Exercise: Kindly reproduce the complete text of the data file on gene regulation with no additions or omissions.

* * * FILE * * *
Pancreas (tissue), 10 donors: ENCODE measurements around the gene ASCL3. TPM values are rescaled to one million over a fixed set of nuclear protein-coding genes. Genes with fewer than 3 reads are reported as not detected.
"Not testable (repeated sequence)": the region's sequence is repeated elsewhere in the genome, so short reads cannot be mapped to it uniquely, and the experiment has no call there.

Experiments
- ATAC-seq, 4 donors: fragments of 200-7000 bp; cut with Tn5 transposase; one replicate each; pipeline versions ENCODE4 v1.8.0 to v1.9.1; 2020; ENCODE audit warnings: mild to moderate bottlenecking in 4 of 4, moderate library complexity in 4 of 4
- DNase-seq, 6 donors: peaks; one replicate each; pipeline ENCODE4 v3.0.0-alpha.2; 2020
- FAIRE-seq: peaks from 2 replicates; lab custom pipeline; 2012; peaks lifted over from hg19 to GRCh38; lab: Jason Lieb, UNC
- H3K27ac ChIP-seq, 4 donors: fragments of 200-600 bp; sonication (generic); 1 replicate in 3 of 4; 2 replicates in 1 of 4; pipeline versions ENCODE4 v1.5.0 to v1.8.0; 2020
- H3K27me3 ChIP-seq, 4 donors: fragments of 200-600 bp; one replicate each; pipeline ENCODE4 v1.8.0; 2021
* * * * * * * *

Pancreas (tissue), 10 donors: ENCODE measurements around the gene ASCL3. TPM values are rescaled to one million over a fixed set of nuclear protein-coding genes. Genes with fewer than 3 reads are reported as not detected.
"Not testable (repeated sequence)": the region's sequence is repeated elsewhere in the genome, so short reads cannot be mapped to it uniquely, and the experiment has no call there.

Experiments
- ATAC-seq, 4 donors: fragments of 200-7000 bp; cut with Tn5 transposase; one replicate each; pipeline versions ENCODE4 v1.8.0 to v1.9.1; 2020; ENCODE audit warnings: mild to moderate bottlenecking in 4 of 4, moderate library complexity in 4 of 4
- DNase-seq, 6 donors: peaks; one replicate each; pipeline ENCODE4 v3.0.0-alpha.2; 2020
- FAIRE-seq: peaks from 2 replicates; lab custom pipeline; 2012; peaks lifted over from hg19 to GRCh38; lab: Jason Lieb, UNC
- H3K27ac ChIP-seq, 4 donors: fragments of 200-600 bp; sonication (generic); 1 replicate in 3 of 4; 2 replicates in 1 of 4; pipeline versions ENCODE4 v1.5.0 to v1.8.0; 2020
- H3K27me3 ChIP-seq, 4 donors: fragments of 200-600 bp; one replicate each; pipeline ENCODE4 v1.8.0; 2021